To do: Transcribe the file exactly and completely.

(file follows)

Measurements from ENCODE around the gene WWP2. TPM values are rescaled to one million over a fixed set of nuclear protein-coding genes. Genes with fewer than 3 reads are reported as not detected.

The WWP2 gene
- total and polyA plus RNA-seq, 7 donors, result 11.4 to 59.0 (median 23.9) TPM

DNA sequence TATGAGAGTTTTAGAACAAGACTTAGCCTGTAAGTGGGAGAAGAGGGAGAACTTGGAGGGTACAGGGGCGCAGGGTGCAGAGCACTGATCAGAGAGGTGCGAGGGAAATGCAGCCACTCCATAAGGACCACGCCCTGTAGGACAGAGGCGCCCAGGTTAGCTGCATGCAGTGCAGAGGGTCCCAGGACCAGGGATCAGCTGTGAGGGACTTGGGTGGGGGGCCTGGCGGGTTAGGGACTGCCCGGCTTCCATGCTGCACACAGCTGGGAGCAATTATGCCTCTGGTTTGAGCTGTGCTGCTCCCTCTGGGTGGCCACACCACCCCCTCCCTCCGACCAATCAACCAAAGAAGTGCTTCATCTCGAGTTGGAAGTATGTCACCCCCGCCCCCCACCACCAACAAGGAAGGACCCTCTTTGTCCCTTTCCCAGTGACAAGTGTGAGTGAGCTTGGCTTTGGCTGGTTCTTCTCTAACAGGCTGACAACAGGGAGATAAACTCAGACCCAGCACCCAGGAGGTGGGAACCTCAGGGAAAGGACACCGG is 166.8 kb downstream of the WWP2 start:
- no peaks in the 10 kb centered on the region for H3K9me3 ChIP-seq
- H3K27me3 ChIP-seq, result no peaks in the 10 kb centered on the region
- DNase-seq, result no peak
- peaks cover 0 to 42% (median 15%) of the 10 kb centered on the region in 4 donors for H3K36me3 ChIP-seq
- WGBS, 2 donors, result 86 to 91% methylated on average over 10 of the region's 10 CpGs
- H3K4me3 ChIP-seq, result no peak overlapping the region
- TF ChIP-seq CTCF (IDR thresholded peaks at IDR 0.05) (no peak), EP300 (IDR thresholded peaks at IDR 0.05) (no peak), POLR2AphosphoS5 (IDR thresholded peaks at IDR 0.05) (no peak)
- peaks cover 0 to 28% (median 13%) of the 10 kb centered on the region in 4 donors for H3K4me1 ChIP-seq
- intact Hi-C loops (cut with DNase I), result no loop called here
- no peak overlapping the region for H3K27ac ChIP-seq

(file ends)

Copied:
Measurements from ENCODE around the gene WWP2. TPM values are rescaled to one million over a fixed set of nuclear protein-coding genes. Genes with fewer than 3 reads are reported as not detected.

The WWP2 gene
- total and polyA plus RNA-seq, 7 donors, result 11.4 to 59.0 (median 23.9) TPM

DNA sequence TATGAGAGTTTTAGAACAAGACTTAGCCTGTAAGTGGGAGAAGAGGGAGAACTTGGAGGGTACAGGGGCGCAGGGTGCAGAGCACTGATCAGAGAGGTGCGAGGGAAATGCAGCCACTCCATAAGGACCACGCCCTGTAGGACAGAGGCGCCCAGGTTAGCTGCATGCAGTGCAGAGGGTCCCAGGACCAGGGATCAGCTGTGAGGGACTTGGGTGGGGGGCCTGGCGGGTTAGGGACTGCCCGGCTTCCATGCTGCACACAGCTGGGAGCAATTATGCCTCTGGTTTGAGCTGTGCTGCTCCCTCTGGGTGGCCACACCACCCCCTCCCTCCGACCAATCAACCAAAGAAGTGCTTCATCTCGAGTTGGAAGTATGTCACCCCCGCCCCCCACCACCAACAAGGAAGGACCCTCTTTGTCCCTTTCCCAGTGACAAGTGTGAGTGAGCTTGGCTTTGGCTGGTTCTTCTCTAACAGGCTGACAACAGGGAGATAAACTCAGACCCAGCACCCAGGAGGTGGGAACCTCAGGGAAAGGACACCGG is 166.8 kb downstream of the WWP2 start:
- no peaks in the 10 kb centered on the region for H3K9me3 ChIP-seq
- H3K27me3 ChIP-seq, result no peaks in the 10 kb centered on the region
- DNase-seq, result no peak
- peaks cover 0 to 42% (median 15%) of the 10 kb centered on the region in 4 donors for H3K36me3 ChIP-seq
- WGBS, 2 donors, result 86 to 91% methylated on average over 10 of the region's 10 CpGs
- H3K4me3 ChIP-seq, result no peak overlapping the region
- TF ChIP-seq CTCF (IDR thresholded peaks at IDR 0.05) (no peak), EP300 (IDR thresholded peaks at IDR 0.05) (no peak), POLR2AphosphoS5 (IDR thresholded peaks at IDR 0.05) (no peak)
- peaks cover 0 to 28% (median 13%) of the 10 kb centered on the region in 4 donors for H3K4me1 ChIP-seq
- intact Hi-C loops (cut with DNase I), result no loop called here
- no peak overlapping the region for H3K27ac ChIP-seq